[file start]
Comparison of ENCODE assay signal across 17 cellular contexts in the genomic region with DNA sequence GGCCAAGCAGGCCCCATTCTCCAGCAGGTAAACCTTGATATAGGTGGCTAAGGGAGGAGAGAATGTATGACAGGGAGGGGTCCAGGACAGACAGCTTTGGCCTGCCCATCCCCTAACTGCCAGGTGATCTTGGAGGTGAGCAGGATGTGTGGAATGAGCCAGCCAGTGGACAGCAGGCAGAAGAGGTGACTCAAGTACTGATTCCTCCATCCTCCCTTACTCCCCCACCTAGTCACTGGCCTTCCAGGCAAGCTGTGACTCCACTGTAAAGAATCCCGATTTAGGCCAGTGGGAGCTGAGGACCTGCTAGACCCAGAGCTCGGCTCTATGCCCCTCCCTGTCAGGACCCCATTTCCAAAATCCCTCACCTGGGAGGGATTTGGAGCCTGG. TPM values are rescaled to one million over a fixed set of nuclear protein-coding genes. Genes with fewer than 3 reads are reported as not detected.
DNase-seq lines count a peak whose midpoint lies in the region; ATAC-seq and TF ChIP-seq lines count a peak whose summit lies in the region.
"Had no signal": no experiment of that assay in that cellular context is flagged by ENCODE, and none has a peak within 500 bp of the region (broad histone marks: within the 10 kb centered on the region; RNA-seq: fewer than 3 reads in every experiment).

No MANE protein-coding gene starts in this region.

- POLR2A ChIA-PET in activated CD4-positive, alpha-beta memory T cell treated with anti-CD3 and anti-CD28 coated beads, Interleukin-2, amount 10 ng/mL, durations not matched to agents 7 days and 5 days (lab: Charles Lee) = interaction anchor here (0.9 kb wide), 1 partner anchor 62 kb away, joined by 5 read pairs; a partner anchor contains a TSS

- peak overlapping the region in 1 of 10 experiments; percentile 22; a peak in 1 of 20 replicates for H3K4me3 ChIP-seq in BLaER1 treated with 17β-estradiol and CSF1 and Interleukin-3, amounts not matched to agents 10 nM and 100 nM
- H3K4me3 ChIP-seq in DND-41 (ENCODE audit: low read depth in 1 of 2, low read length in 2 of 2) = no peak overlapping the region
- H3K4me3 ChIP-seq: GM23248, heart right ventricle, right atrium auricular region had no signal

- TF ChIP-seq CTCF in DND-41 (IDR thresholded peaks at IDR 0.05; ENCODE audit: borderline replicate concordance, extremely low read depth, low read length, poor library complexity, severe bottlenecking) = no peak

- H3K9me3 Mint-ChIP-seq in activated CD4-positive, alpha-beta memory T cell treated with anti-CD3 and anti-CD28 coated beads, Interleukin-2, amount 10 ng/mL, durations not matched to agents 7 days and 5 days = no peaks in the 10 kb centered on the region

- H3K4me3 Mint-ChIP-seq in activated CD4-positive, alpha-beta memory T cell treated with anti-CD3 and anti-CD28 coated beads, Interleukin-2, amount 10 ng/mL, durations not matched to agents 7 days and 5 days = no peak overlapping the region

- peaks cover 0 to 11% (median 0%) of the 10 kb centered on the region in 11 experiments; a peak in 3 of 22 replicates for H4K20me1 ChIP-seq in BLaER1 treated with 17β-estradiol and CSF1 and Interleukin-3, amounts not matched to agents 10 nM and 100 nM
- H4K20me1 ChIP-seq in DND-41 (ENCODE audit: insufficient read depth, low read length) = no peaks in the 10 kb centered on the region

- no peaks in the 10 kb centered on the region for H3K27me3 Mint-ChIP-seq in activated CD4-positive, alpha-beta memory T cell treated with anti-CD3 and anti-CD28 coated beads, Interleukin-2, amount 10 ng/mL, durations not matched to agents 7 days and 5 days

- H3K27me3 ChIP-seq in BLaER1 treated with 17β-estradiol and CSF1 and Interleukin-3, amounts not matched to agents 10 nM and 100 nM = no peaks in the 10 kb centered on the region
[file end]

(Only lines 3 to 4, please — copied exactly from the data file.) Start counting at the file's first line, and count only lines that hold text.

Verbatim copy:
"Had no signal": no experiment of that assay in that cellular context is flagged by ENCODE, and none has a peak within 500 bp of the region (broad histone marks: within the 10 kb centered on the region; RNA-seq: fewer than 3 reads in every experiment).

No MANE protein-coding gene starts in this region.